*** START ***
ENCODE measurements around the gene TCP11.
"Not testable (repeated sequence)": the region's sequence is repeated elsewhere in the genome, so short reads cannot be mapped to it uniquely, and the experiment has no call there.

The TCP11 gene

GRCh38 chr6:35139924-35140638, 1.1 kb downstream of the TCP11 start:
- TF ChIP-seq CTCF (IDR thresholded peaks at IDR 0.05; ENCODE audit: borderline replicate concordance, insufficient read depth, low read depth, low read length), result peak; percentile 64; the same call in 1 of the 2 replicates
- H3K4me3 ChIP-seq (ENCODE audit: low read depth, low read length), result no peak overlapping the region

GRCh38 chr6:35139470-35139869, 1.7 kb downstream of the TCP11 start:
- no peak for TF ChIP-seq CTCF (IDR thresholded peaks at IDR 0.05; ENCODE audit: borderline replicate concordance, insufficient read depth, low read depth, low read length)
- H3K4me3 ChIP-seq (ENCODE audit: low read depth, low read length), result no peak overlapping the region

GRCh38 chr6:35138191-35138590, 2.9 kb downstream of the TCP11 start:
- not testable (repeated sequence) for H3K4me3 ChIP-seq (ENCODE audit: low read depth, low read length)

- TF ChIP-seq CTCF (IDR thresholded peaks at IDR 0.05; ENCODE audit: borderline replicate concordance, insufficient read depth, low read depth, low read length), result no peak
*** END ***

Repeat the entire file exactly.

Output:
ENCODE measurements around the gene TCP11.
"Not testable (repeated sequence)": the region's sequence is repeated elsewhere in the genome, so short reads cannot be mapped to it uniquely, and the experiment has no call there.

The TCP11 gene

GRCh38 chr6:35139924-35140638, 1.1 kb downstream of the TCP11 start:
- TF ChIP-seq CTCF (IDR thresholded peaks at IDR 0.05; ENCODE audit: borderline replicate concordance, insufficient read depth, low read depth, low read length), result peak; percentile 64; the same call in 1 of the 2 replicates
- H3K4me3 ChIP-seq (ENCODE audit: low read depth, low read length), result no peak overlapping the region

GRCh38 chr6:35139470-35139869, 1.7 kb downstream of the TCP11 start:
- no peak for TF ChIP-seq CTCF (IDR thresholded peaks at IDR 0.05; ENCODE audit: borderline replicate concordance, insufficient read depth, low read depth, low read length)
- H3K4me3 ChIP-seq (ENCODE audit: low read depth, low read length), result no peak overlapping the region

GRCh38 chr6:35138191-35138590, 2.9 kb downstream of the TCP11 start:
- not testable (repeated sequence) for H3K4me3 ChIP-seq (ENCODE audit: low read depth, low read length)

- TF ChIP-seq CTCF (IDR thresholded peaks at IDR 0.05; ENCODE audit: borderline replicate concordance, insufficient read depth, low read depth, low read length), result no peak